As well as a strong heritage, with top studios such as Criterion and key franchises like Grand Theft Auto, Jeffery also pointed out that the UK can also be on the forefront of an entrepreneurial wave of new development companies that are focused on digital, mobile and social network opportunities.

"It's about creativity - content is king, and some of the stuff we're seeing, be it through mobile, Xbox Live, social media or Facebook gaming - it's cutting edge," he said. "It's entertaining millions and that's what you want to see.

"Some of those creatives out there studying [games] courses, that's the beacon for them - they can look at full-scale triple-A production, or social, small-scale development."

The full, wide-ranging exclusive interview with Matthew Jeffery, in which he also explores the education and skills issue, will be published next week.

4 Comments

Matt's one of the nicest people I've met in the games industry, a really good guy. Whatever he says is worth listening to, unless it's about football:)

Posted:3 years ago

#1

Kim Blake
Senior Events & Education Co-ordinator

22 0 0.0
Seconded ;)

Posted:3 years ago

#2

Rob Homewood
Game Designer, Unity Programmer & Producer

16 4 0.3
It's great to hear a positive voice crying out (so rare in Britain). Matthew makes some good points too about the level of talent in the UK and how it is being 'cherry-picked' by countries with better tax environments.

I suspect that as we screech sideways to the edge of the 20-50mil boom and peer over the edge into a future of social and lower budget output, the talent and creativity of individual developer is going to become more valuable than the mass of efficient cogs our schools and universities are being encouraged to produce. With the proposed changes to the way students are expected to fund their studies in the coming years, there are going to be even less graduates in our industry and more people will probably just end up learning and exploring making games for themselves.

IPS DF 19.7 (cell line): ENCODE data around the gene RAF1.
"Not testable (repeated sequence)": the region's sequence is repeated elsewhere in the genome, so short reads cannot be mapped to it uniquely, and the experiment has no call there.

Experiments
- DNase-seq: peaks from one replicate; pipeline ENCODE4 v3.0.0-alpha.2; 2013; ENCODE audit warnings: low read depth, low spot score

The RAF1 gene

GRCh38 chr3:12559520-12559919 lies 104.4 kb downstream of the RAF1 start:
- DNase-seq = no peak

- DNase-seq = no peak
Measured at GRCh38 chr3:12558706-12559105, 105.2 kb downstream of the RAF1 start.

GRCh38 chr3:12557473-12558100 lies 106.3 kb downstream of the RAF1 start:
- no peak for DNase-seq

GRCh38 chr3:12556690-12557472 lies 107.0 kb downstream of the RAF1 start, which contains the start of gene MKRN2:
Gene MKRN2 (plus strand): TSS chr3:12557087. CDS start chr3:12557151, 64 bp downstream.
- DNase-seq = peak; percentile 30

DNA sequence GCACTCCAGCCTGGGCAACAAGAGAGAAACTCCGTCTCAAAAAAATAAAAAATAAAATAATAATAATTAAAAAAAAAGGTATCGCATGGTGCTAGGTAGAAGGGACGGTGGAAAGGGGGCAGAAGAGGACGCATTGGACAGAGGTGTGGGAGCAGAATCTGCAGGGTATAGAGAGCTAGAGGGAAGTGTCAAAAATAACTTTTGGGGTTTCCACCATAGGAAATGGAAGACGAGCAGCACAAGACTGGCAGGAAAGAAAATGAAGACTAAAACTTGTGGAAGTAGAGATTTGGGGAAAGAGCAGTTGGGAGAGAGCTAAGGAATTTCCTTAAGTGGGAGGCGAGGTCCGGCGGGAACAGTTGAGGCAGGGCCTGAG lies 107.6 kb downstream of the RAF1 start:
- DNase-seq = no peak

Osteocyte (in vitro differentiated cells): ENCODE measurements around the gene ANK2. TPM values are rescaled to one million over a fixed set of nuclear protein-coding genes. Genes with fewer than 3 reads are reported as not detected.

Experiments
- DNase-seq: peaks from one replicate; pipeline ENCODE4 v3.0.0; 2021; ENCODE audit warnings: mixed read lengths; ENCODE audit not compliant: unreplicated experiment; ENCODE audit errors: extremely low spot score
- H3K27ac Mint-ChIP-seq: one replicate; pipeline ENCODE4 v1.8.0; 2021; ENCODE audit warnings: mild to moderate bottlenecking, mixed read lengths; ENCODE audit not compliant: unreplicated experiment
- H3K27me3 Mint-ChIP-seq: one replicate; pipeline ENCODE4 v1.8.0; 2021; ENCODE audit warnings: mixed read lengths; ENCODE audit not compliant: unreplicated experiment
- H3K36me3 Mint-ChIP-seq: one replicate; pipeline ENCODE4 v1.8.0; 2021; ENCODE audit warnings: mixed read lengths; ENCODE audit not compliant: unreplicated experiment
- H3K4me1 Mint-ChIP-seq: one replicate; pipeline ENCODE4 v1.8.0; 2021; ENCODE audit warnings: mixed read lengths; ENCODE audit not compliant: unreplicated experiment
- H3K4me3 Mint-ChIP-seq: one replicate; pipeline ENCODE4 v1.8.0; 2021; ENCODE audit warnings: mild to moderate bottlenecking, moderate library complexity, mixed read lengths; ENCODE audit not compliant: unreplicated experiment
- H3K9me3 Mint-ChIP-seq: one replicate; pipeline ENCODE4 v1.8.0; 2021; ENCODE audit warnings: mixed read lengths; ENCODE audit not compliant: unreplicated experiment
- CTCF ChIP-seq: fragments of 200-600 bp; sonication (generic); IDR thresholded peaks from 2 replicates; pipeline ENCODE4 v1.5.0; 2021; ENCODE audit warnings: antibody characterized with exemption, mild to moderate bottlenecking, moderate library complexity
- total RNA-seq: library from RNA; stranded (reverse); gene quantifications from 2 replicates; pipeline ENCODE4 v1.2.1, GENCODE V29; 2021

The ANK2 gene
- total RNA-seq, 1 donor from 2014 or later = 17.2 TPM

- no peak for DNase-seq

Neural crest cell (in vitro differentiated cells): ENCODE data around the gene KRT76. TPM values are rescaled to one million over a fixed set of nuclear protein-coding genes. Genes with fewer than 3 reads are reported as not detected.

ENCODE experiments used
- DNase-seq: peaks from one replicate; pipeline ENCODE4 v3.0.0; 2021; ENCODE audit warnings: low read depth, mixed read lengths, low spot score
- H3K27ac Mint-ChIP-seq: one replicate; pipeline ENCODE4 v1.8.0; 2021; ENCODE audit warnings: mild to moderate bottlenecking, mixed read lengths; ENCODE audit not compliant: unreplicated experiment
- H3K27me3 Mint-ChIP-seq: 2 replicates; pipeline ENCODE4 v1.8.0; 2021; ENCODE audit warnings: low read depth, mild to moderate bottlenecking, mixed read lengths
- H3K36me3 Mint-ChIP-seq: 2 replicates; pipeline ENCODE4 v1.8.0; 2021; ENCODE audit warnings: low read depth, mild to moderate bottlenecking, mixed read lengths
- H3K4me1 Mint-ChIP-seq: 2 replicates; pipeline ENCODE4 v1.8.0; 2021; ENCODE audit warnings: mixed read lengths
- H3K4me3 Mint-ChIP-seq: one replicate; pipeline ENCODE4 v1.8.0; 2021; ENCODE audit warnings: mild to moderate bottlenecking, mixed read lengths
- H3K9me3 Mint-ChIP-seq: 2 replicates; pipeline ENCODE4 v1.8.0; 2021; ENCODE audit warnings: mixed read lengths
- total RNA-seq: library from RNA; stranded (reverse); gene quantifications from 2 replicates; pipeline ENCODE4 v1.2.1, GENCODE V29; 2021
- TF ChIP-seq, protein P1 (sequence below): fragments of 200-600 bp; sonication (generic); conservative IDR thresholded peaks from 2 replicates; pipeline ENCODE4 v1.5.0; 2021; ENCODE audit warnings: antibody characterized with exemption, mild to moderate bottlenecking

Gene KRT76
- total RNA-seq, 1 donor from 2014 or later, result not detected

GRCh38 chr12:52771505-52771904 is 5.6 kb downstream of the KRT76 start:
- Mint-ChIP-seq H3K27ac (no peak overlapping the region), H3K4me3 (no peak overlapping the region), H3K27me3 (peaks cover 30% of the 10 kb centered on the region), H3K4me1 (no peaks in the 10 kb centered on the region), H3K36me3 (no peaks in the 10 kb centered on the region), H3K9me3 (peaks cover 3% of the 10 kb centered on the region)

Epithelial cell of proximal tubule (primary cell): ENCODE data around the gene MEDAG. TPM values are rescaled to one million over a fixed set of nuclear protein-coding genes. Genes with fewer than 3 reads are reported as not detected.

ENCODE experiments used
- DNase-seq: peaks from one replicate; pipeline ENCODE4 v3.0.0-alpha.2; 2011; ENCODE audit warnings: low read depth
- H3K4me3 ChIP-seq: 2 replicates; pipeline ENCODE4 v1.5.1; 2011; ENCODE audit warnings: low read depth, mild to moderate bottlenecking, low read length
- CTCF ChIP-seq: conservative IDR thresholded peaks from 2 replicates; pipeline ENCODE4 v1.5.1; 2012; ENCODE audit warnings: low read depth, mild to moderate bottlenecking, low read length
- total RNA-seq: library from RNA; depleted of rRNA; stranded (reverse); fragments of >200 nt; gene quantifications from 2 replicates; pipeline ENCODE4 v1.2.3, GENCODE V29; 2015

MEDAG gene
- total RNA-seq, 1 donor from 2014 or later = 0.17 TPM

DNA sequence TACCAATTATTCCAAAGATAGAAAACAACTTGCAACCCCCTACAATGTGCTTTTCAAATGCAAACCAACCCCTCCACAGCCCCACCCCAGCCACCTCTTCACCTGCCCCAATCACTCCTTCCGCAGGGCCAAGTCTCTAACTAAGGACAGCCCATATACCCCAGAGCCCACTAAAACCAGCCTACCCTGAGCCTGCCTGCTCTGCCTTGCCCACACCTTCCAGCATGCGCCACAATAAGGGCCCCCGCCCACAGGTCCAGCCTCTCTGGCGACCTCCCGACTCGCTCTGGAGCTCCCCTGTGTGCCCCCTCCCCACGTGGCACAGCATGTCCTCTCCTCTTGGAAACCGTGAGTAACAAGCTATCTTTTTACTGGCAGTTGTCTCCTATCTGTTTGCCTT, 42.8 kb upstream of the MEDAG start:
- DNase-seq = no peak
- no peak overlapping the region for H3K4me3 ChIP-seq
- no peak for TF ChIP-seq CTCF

What I believe is needed now is confidence and support for the independent market so that creativity can bloom as well as a supportive infrastructure for commercializing said good ideas. In the UK we have one of the best legacies of innovation within the games industry nut this does not give us grounds to rest on our laurels.

Worth noting I think is the fact that Autodesk make available to students doing game design courses the full Autodesk suite for free (non-commercial license) for the time they are registered as students. Perhaps they can also find ways of making it more accessible for smaller studios and independent developers too?

p.s. i'm liking the new profile pic Fran, hehe

Posted:3 years ago

#3
There is no way they can get back the education fees once UK students move abroad and the debt will be written off after a certain time.
So that's exactly what many fresh graduates will do; rest assured there will be a mass exodus of the brightest new talent.

Posted:3 years ago

#4